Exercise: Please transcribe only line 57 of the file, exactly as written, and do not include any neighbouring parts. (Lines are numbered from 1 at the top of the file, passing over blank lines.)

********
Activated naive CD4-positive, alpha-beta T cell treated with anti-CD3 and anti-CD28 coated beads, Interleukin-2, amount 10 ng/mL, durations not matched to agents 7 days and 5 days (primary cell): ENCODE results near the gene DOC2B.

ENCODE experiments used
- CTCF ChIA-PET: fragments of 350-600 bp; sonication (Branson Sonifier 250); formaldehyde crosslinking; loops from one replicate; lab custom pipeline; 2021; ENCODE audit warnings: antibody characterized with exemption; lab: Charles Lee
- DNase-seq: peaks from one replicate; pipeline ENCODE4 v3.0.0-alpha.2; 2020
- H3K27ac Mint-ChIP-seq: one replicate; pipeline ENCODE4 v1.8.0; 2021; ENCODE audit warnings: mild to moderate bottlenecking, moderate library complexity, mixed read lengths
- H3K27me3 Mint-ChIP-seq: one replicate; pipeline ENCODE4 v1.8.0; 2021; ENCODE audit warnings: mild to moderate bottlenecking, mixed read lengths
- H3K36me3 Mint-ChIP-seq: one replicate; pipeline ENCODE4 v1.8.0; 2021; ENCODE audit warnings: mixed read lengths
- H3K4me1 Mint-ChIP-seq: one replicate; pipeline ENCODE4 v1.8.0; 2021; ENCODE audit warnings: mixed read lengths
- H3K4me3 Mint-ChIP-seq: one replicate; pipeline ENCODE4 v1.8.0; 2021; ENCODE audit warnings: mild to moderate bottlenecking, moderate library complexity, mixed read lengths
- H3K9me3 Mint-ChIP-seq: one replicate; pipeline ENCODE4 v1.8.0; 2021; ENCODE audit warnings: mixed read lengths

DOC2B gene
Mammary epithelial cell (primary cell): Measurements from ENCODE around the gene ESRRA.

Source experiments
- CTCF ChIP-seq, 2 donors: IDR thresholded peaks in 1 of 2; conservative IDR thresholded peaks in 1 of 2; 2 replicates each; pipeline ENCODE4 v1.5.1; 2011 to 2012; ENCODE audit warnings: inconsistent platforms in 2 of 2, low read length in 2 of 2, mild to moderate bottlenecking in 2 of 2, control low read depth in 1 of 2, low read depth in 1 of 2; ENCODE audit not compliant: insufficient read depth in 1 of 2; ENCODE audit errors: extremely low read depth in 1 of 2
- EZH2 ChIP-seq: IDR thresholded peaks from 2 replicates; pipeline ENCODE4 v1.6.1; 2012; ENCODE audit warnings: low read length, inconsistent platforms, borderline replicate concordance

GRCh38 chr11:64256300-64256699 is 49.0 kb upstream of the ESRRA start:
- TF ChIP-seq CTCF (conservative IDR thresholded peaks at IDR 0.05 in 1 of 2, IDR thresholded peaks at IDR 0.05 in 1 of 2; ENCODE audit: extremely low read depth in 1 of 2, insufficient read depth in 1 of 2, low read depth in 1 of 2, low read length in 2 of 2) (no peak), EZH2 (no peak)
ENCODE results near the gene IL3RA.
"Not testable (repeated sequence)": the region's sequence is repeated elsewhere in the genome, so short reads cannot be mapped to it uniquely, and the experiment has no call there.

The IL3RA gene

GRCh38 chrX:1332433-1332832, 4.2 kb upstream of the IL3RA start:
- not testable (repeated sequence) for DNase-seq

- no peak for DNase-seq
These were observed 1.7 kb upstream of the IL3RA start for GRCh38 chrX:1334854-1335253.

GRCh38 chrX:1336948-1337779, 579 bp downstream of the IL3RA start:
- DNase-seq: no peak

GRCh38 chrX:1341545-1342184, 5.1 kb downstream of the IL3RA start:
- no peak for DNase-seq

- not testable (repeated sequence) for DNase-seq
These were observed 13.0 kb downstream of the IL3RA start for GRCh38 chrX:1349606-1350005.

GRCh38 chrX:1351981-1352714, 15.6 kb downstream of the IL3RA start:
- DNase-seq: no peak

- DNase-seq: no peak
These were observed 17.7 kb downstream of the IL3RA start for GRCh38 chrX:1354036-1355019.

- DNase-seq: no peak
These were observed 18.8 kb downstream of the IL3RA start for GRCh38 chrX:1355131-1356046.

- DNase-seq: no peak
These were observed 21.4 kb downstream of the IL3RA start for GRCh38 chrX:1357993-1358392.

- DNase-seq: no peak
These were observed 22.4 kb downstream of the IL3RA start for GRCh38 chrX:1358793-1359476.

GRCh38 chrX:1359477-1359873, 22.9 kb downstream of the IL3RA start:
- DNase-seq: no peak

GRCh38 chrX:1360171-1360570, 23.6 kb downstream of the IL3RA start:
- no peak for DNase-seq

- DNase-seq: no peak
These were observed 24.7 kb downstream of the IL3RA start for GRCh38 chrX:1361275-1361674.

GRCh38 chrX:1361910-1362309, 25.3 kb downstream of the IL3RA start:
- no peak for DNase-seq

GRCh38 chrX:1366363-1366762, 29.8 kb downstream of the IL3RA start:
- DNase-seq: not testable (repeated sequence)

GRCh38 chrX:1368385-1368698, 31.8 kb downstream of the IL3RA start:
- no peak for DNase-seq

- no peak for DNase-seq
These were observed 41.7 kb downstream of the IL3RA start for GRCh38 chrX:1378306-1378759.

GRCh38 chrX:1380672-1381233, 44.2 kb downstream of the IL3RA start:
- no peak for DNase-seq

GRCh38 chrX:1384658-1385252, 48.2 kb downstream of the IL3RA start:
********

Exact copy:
GRCh38 chrX:1384658-1385252, 48.2 kb downstream of the IL3RA start: